Correlation of leukocytosis with early neurological deterioration following supratentorial intracerebral hemorrhage.

Published

Journal Article

Intracerebral hemorrhage (ICH) is a devastating and common admitting diagnosis to intensive care units in the USA. Despite advances in critical care, patients with ICH often experience early neurological deterioration (END) in the first 72 hours after admission due to a variety of factors, including hematoma and cerebral edema evolution. The purpose of this study was to determine factors associated with END after ICH. Using the Duke University Hospital Neuroscience Critical Care Unit Database, we retrospectively identified patients with an admitting diagnosis of supratentorial ICH from January to December 2010, verified by CT imaging. END was defined as a decrease in the Glasgow Coma Scale score of ≥3 or death within the first 72 hours after hemorrhage. The chi-squared or t-test analysis was used to compare the groups, as appropriate. Multiple logistical regression modeling was performed to test for associations between likely predictors of END. Of the 89 subjects admitted with supratentorial ICH, we included 83 in the analysis based on complete datasets. Of these, 31 experienced END within 72 hours after onset of symptoms. ICH score, presence of midline shift on imaging, and white blood cell (WBC) count were used in a regression model for predicting END. WBC count demonstrated the greatest association with END. Patients with ICH are prone to END within the first few days after hemorrhage. Elevated WBC count appears predictive of deterioration. These data demonstrate that heightened inflammatory state after ICH may be related to early deterioration after injury.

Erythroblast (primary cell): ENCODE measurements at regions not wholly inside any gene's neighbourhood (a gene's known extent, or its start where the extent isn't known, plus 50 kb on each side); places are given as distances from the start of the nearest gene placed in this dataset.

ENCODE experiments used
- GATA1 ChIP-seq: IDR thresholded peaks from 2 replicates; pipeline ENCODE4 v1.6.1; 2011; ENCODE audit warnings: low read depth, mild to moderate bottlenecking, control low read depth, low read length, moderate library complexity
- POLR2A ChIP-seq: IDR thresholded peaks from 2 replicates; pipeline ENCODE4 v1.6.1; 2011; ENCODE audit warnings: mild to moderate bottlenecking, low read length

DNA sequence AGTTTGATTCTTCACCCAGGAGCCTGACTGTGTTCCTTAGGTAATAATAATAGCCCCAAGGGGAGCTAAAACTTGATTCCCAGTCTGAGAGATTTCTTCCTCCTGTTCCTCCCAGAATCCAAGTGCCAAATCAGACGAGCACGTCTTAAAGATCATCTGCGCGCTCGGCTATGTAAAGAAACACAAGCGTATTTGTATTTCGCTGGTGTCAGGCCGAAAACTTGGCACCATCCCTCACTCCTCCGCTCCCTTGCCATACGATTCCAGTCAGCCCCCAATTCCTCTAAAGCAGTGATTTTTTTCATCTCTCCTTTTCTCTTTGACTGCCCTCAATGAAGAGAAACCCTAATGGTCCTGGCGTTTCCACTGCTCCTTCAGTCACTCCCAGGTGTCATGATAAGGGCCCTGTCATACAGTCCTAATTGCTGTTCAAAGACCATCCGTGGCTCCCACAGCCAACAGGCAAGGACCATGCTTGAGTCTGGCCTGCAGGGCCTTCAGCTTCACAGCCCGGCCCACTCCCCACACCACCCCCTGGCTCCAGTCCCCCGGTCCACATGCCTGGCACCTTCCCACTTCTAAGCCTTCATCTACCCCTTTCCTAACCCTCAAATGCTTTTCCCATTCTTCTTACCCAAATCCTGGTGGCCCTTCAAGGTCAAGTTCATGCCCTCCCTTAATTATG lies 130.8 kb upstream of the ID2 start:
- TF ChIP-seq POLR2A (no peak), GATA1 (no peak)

Full Text

Duke Authors

Cited Authors

  • Sun, W; Peacock, A; Becker, J; Phillips-Bute, B; Laskowitz, DT; James, ML

Published Date

  • August 2012

Published In

Volume / Issue

  • 19 / 8

Start / End Page

  • 1096 - 1100

PubMed ID

  • 22704946

Pubmed Central ID

  • 22704946

Electronic International Standard Serial Number (EISSN)

  • 1532-2653

Digital Object Identifier (DOI)

  • 10.1016/j.jocn.2011.11.020

Language

  • eng

Conference Location

  • Scotland